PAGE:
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2010 New Mexico Preview
New Mexico LB Carmen Messina
New Mexico LB Carmen Messina
CollegeFootballNews.com
Posted Aug 9, 2010


CollegeFootballNews.com 2010 Preview - New Mexico Lobos


New Mexico Lobos

Preview 2010
 

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By Pete Fiutak

Head coach: Mike Locksley
2nd year: 1-11
Returning Lettermen:
Off. 21, Def. 20, ST 3
Lettermen Lost: 17
Ten Best New Mexico Players
1. LB Carmen Messina, Jr.
2. DE Johnathan Rainey, Jr.
3. DE Jaymar Latchison, Jr.
4. DT Peter Gardner, Sr.
5. RB Demond Dennis, Soph.
6. RB James Wright, Jr.
7. DT Ugo Uzodinma, Soph.
8. RB Kasey Carrier, Soph.
9. OT Byron Bell, Jr.
10. DT Reggie Ellis, Soph.
2010 Schedule

Sept. 4 at Oregon
Sept. 11 Texas Tech
Sept. 18 Utah
Sept. 25 at UNLV
Oct. 2 UTEP
Oct. 9 at NMSU
Oct. 16 OPEN DATE
Oct. 23 San Diego State
Oct. 30 at Colorado State
Nov. 6 Wyoming
Nov. 13 at Air Force
Nov. 20 at BYU
Nov. 27 TCU

Head coach Mike Locksley had one of the ugliest debuts a head coach could possibly come up with. Fortunately, the bar has been set low so the expectations won’t be there externally to do much. While that might not seem like a plus, there a good pieces in place to quickly become one of the surprise teams of the Mountain West season.

The ugly incident involving Locksley and receivers coach J.B. Gerald, which cost Locksley a one game suspension, was the high profile part of the disaster, while the team’s total and complete ineptitude didn’t help the cause. Things had slipped under former head coach Rocky Long, who made New Mexico football relevant but couldn’t take things to another level, but the program wasn’t in 1-11 shape; that took a whole other level of bad to come up with a season like the Lobos had.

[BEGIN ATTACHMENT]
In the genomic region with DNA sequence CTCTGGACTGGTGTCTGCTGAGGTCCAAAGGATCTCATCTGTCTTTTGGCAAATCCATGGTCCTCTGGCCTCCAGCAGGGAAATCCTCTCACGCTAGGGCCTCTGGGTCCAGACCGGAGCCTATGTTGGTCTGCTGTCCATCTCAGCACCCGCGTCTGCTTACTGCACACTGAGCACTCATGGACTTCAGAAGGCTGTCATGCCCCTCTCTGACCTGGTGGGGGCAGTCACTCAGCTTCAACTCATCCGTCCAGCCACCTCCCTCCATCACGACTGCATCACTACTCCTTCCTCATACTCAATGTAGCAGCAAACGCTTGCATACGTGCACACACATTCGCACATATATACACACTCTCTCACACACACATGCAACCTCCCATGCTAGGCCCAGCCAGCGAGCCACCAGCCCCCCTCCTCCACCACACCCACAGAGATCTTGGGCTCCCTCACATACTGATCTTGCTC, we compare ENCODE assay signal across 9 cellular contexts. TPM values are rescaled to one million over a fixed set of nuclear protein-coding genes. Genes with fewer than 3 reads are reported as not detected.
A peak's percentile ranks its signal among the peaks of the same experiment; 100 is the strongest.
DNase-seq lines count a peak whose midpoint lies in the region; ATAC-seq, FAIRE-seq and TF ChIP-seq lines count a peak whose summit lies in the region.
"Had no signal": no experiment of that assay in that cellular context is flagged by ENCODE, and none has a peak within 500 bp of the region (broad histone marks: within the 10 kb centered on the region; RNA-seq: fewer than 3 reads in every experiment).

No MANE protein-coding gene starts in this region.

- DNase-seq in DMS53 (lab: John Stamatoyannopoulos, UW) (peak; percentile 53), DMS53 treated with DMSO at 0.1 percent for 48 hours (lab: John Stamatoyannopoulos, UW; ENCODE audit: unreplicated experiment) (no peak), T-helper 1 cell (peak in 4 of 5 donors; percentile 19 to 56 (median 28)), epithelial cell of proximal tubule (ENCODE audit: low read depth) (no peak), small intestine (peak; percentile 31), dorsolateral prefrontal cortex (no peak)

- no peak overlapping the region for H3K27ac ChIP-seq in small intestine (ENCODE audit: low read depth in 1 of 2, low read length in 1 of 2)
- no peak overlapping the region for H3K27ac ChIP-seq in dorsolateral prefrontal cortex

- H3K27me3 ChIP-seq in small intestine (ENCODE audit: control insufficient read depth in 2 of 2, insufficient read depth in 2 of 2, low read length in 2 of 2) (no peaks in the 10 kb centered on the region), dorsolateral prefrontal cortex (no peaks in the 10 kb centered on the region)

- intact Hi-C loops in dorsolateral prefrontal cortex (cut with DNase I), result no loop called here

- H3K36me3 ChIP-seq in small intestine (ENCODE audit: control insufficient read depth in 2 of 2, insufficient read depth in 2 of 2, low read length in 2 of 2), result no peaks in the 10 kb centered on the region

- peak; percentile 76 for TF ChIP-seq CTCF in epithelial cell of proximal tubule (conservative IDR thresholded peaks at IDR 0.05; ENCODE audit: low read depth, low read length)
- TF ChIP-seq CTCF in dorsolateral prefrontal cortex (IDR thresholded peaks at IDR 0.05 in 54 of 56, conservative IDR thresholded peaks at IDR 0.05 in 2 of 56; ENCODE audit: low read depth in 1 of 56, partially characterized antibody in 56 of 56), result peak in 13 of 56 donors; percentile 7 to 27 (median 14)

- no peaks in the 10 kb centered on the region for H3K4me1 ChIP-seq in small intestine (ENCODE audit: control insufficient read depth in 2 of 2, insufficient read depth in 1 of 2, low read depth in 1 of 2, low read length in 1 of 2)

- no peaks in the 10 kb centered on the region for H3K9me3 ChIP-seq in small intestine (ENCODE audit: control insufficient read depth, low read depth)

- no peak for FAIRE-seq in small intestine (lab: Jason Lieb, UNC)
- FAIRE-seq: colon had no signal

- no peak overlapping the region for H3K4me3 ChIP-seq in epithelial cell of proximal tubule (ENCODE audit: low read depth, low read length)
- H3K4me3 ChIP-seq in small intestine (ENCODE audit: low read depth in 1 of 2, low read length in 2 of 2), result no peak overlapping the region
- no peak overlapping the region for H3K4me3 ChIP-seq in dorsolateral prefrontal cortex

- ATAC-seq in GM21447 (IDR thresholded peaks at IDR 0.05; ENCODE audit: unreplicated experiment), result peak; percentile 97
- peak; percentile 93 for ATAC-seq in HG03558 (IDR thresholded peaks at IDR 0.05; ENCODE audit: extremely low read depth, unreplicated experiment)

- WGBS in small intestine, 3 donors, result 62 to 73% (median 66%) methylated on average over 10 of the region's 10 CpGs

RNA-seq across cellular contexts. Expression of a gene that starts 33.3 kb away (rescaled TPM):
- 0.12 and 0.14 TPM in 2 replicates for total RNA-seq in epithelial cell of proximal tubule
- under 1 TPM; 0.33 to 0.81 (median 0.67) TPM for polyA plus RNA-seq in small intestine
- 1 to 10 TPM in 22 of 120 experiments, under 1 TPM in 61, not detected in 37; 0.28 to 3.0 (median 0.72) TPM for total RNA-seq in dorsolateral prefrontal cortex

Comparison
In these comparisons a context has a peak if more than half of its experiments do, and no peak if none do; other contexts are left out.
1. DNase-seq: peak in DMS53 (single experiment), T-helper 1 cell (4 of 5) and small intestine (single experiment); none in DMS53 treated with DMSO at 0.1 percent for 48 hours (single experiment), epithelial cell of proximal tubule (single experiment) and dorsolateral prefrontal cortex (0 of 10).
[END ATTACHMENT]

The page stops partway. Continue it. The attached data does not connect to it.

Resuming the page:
From the horrendous offensive line play, to the inefficient passing game, to the special teams that went from phenomenal to pathetic in one year, to the struggles to run the ball, throw the ball, and stop anyone from completing a pass, everything was bad. However, there were several positives to build on.

First and foremost, the team didn’t quit. It fought BYU hard in a 24-19 loss and it came up with a clutch win over Colorado State to prevent a winless season. While losing to New Mexico State was bad and failing to come within single-digits in eight games didn’t look good, the team kept fighting and appeared to have a decent attitude through all the adversity. While Locksley has done his part to keep upbeat and keep everyone moving forward, after what happened last year, he has to prove he can actually coach.

The defense has three of the Mountain West’s best players in linebacker Carmen Messina and ends Johnathan Rainey and Jaymar Latchison, but the secondary needs to be night and day better with the corners needing to show something positive early on and the untested safeties needing to prove they can play. Even worse were the special teams that were so tremendous at times under Long. They went into the tank last year, and now the goal is for the coverage teams and the return game to not be a negative.

The offense was the bigger issue with too many turnovers, struggles to keep the chains moving, and way too many problems putting points on the board. The line has to be able to give the young quarterbacks time to work, the running backs need room to move, and the receivers need time to use their speed to make things happen down the field.

This is a young, rebuilding team that still needs work and still needs improving, but 2009 has to be an aberration. Another 1-11 type of campaign with more embarrassment and more problems might mean that Locksley, a terrific recruiter, has stocked the shelves for a new head man in 2011.

What to watch for on offense: The quarterback situation. There are five options with only the projected starter, B.R. Holbrook, the only one with any appreciable experience. Brad Gruner has a knee problem, Tate Smith has a bum shoulder, and Darian “Stump” Godfrey and Tarean Austin are true freshmen who have talent, but are true freshmen. All five prospects need time to grow and they need time to work behind a line that offered an open invite to defensive lines to walk into the backfield. Keeping the turnovers to a minimum is a key, and that will only happen if the quarterbacks don’t have to press. That might be tough if the Lobos keep falling behind.